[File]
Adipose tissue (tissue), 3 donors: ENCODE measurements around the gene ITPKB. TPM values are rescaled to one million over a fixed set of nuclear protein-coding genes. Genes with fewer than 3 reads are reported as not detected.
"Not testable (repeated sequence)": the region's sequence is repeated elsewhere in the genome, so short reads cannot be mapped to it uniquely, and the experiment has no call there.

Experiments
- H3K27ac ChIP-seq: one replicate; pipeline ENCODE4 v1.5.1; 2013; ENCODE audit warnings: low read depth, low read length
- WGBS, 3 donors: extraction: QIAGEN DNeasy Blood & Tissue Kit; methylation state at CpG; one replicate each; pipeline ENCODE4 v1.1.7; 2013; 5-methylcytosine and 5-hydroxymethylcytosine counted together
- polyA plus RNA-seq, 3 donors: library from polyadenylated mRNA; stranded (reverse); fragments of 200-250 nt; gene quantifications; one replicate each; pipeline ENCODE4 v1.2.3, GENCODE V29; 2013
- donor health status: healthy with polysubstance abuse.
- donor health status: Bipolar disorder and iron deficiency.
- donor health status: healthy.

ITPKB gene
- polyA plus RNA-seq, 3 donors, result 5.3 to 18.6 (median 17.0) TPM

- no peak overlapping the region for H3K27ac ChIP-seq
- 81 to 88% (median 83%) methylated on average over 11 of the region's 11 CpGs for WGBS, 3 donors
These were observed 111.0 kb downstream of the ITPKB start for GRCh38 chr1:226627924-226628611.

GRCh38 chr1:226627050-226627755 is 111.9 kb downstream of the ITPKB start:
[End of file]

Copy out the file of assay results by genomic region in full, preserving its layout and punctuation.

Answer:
Adipose tissue (tissue), 3 donors: ENCODE measurements around the gene ITPKB. TPM values are rescaled to one million over a fixed set of nuclear protein-coding genes. Genes with fewer than 3 reads are reported as not detected.
"Not testable (repeated sequence)": the region's sequence is repeated elsewhere in the genome, so short reads cannot be mapped to it uniquely, and the experiment has no call there.

Experiments
- H3K27ac ChIP-seq: one replicate; pipeline ENCODE4 v1.5.1; 2013; ENCODE audit warnings: low read depth, low read length
- WGBS, 3 donors: extraction: QIAGEN DNeasy Blood & Tissue Kit; methylation state at CpG; one replicate each; pipeline ENCODE4 v1.1.7; 2013; 5-methylcytosine and 5-hydroxymethylcytosine counted together
- polyA plus RNA-seq, 3 donors: library from polyadenylated mRNA; stranded (reverse); fragments of 200-250 nt; gene quantifications; one replicate each; pipeline ENCODE4 v1.2.3, GENCODE V29; 2013
- donor health status: healthy with polysubstance abuse.
- donor health status: Bipolar disorder and iron deficiency.
- donor health status: healthy.

ITPKB gene
- polyA plus RNA-seq, 3 donors, result 5.3 to 18.6 (median 17.0) TPM

- no peak overlapping the region for H3K27ac ChIP-seq
- 81 to 88% (median 83%) methylated on average over 11 of the region's 11 CpGs for WGBS, 3 donors
These were observed 111.0 kb downstream of the ITPKB start for GRCh38 chr1:226627924-226628611.

GRCh38 chr1:226627050-226627755 is 111.9 kb downstream of the ITPKB start: